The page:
Justin Delgado is husband to Kacie Doyle-Delgado, diagnosed at age 11. After more than a decade together, he considers himself to be an expert carb counter and Dexcom inserter. He graduated with his Master of Science in Finance from the University of Utah in 2013 and has been working in commercial banking since then. He attended his first Friends for Life conference in 2015 and is looking forward to volunteering with the teens.
January 8, 2005
Exercise and Sports, Insulin
Question from Wayne, Pennsylvania, USA:
In the past year, I have run three 50K trail races and two marathons and I would like to go for a 50 Mile race this year. I haven't had any problems in my previous races but, my wife is worried about the longer distance. For the 50Ks, I have been cutting my morning NPH in half (to three units) and not taking any Humalog at all (I normally take 14 units/day) until after the race and I eat about 50 g of carbohydrates/hour during the race. The longest 50K took me almost eight hours and I would expect a 50 miler to take about 11 hours. Is there anything I should be worried about, other than what other long distance runners are worried about? I would like to put my wife at ease.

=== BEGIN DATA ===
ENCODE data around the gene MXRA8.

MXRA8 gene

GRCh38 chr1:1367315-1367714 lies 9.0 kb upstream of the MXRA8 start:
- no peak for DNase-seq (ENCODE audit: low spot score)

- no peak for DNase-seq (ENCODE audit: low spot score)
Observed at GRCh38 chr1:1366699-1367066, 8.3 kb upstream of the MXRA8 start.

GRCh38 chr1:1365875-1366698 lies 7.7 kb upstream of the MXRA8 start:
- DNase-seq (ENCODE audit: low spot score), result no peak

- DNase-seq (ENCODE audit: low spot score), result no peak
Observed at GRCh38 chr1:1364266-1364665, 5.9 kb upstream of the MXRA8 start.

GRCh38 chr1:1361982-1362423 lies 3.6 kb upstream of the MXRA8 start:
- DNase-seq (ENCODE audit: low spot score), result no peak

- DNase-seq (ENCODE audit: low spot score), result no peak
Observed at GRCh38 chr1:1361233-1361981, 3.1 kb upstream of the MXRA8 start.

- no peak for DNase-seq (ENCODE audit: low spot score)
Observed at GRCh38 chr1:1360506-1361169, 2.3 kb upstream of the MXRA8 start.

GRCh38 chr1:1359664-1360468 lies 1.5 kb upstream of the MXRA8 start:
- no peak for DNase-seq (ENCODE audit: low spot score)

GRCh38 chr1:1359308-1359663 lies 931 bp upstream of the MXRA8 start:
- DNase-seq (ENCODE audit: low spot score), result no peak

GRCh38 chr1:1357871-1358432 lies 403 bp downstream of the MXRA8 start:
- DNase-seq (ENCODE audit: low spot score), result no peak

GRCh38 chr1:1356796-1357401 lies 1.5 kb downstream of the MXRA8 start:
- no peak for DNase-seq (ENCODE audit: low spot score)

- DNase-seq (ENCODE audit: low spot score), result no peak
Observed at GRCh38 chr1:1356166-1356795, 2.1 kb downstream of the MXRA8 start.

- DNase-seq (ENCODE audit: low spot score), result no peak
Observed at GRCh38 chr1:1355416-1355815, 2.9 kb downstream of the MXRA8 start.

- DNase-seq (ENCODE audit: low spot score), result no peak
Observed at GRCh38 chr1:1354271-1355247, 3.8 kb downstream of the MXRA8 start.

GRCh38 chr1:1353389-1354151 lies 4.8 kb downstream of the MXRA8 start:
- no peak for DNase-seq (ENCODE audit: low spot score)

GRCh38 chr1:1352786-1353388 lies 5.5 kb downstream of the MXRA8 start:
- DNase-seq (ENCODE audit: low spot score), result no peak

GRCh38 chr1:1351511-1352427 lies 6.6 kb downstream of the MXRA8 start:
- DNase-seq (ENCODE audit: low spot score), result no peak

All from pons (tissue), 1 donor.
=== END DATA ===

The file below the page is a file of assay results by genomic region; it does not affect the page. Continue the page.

Wow! Congratulations on your commitment to endurance exercise training and great diabetes management. Having already successfully completed a number of endurance events, and having successfully managed your diabetes throughout, your diabetes should not hinder your participation in longer distance events provided that you continue to apply the same training/management techniques and dedication to great control. Of course, the opinion/input of your personal physician should be an integral part of your consideration, as he/she knows your clinical condition best. Frequent blood glucose monitoring will be key, and you should be prepared to treat/prevent both hypo and hyperglycemia should either arise as an issue. As I am sure you are aware from your previous running history, lowered insulin requirements and an increased risk of hypoglycemia may be an issue for hours, even days after endurance event participation. If you have not yet connected with DESA (Diabetes Exercise and Sports Association), you will find the group to be a fantastic resource. Best of success to you in your endeavors! You are an inspiration to those of us living an active life with diabetes.